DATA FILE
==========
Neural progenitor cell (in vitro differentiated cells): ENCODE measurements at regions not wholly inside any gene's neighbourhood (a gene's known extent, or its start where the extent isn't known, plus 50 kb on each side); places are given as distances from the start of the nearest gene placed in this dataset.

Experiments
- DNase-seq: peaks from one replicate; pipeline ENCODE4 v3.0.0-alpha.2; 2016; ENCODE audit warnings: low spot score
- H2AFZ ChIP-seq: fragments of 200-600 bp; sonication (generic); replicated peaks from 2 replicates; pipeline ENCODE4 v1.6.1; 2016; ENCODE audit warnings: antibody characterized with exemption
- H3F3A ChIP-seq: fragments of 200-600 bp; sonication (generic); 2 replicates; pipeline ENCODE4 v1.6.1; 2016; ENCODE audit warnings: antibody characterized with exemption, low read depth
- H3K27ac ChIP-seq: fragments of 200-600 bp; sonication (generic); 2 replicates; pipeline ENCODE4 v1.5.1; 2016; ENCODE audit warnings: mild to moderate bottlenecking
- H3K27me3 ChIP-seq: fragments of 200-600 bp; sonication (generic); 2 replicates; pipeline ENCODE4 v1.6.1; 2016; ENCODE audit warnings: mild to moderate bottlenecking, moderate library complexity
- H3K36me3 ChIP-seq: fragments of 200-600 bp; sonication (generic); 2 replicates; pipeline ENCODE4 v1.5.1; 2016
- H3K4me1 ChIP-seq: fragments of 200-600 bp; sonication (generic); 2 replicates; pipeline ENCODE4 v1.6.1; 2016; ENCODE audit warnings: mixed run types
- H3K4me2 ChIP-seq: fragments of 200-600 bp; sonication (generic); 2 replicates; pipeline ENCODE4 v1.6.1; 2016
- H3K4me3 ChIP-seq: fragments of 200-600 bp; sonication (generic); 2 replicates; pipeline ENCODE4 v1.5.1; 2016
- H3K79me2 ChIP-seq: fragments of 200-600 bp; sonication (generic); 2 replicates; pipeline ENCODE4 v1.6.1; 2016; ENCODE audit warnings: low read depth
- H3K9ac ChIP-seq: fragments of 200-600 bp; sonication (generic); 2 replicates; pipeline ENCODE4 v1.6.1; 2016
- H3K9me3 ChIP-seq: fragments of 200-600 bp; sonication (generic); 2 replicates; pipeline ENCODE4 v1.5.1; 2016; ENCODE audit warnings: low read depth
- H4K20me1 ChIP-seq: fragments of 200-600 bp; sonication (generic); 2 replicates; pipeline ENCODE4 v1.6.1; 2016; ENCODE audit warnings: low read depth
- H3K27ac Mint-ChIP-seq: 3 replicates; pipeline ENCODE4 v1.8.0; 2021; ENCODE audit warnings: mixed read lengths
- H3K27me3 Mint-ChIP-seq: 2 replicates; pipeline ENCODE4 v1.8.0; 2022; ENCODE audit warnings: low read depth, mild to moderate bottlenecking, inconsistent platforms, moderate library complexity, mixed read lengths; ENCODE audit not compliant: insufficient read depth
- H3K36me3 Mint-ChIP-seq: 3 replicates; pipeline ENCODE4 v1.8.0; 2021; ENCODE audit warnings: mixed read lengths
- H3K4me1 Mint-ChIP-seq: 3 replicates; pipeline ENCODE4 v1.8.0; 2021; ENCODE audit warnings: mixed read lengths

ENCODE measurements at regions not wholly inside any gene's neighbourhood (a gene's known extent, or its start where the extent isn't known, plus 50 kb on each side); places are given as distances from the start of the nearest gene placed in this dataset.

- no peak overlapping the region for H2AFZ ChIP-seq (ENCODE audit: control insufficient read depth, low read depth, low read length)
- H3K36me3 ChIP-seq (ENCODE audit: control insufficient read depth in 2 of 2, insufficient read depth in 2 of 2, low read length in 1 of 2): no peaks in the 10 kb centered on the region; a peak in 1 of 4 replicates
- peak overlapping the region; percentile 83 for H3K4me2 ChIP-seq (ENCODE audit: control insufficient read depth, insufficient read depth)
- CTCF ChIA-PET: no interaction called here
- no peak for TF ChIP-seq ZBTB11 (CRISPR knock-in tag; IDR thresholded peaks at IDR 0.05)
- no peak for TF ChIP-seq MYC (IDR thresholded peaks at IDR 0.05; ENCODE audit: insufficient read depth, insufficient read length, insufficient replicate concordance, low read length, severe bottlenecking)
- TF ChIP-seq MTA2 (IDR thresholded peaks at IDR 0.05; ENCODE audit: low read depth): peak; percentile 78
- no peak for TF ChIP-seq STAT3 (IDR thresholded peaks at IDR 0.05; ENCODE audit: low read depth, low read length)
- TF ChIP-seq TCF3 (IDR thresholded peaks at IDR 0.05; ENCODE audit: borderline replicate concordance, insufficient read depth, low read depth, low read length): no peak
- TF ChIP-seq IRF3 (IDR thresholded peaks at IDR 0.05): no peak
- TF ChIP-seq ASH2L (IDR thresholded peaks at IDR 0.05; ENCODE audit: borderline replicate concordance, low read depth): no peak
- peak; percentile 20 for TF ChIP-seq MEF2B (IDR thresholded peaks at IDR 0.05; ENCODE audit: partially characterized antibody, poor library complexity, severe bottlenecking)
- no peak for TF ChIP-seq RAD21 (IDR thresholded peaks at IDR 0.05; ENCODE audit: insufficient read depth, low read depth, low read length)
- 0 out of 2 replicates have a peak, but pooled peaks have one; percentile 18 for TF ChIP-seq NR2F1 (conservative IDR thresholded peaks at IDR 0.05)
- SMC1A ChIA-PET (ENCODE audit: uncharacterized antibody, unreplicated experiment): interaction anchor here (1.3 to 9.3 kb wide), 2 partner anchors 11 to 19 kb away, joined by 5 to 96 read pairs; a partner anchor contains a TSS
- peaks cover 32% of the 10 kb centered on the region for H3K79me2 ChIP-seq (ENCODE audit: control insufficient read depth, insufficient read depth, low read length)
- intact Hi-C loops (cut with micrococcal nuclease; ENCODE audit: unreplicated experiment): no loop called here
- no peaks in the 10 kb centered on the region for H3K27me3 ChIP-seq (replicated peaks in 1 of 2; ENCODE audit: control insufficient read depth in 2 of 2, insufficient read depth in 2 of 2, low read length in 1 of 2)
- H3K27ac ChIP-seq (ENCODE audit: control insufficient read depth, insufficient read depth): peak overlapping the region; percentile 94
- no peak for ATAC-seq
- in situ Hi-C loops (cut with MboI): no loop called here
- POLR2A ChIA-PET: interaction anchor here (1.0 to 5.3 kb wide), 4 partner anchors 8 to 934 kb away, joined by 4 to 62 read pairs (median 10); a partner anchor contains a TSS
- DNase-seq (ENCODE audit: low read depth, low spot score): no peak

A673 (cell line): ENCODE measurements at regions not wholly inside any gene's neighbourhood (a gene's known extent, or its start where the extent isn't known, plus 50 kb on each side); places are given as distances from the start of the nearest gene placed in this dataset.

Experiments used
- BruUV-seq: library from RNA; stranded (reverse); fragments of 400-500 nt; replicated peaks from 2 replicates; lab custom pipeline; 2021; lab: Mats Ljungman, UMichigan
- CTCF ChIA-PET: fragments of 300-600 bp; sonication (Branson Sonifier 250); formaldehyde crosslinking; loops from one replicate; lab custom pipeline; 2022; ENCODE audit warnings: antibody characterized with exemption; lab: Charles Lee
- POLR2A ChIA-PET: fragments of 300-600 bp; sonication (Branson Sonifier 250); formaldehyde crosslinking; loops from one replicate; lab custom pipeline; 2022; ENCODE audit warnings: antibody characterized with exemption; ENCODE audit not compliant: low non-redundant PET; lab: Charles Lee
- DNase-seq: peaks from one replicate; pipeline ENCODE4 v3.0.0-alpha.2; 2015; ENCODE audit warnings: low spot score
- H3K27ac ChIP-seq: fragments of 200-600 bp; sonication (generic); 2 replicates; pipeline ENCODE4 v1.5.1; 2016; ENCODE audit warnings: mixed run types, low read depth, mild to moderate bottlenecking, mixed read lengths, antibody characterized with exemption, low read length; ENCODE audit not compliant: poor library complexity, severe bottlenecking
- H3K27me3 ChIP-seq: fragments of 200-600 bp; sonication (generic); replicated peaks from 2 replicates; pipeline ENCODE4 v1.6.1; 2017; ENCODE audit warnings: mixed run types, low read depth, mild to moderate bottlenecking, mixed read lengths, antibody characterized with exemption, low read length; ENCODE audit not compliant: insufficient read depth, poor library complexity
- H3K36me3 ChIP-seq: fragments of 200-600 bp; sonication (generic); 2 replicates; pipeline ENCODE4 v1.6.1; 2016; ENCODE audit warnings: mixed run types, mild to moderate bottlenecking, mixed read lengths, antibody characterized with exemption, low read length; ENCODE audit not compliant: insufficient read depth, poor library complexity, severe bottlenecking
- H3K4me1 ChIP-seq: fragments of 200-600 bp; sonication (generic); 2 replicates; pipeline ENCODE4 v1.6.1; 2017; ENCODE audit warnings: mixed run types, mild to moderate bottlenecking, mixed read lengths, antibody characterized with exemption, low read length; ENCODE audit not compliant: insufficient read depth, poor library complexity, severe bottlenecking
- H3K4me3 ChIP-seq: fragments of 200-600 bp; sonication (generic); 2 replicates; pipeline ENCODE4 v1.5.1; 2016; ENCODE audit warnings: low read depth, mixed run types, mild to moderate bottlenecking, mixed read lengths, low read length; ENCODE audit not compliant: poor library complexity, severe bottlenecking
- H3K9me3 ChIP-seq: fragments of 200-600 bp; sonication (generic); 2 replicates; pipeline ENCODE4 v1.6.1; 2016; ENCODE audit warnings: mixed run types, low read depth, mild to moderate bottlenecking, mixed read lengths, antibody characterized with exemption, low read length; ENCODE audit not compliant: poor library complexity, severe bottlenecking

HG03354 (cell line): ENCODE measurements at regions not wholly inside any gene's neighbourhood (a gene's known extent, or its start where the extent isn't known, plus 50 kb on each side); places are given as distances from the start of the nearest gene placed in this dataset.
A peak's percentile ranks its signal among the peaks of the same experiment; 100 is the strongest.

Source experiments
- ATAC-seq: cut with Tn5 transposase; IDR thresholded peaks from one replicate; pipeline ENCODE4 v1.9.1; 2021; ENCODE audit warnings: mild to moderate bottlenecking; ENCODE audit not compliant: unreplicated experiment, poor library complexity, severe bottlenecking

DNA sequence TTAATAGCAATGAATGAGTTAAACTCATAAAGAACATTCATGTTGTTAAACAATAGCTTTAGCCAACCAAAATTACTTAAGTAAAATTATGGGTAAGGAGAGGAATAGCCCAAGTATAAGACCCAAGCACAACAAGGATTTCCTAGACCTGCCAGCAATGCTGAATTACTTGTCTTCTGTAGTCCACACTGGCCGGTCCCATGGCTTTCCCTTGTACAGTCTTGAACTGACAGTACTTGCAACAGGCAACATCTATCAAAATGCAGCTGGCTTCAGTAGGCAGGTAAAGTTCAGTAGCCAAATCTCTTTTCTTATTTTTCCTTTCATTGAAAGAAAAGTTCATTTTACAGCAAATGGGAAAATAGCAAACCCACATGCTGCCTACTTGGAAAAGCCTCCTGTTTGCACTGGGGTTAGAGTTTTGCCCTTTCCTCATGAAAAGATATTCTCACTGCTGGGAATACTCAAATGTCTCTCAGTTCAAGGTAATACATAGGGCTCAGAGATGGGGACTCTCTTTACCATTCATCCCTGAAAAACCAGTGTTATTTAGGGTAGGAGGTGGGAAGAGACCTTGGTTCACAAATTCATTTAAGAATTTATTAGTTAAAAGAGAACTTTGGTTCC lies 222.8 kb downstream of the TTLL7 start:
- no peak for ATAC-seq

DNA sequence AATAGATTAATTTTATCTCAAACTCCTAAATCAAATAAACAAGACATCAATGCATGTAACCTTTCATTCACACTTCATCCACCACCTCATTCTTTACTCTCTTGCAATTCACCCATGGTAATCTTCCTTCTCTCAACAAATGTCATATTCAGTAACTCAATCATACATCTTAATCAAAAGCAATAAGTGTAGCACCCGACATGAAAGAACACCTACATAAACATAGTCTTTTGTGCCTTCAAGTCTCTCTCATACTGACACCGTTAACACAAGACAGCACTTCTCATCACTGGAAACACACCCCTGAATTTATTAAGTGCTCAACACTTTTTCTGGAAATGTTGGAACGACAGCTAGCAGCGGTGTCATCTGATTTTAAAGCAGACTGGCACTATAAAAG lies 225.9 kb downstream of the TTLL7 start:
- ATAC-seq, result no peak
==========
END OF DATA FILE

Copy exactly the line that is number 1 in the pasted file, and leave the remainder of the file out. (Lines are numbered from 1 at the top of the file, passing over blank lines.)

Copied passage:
Neural progenitor cell (in vitro differentiated cells): ENCODE measurements at regions not wholly inside any gene's neighbourhood (a gene's known extent, or its start where the extent isn't known, plus 50 kb on each side); places are given as distances from the start of the nearest gene placed in this dataset.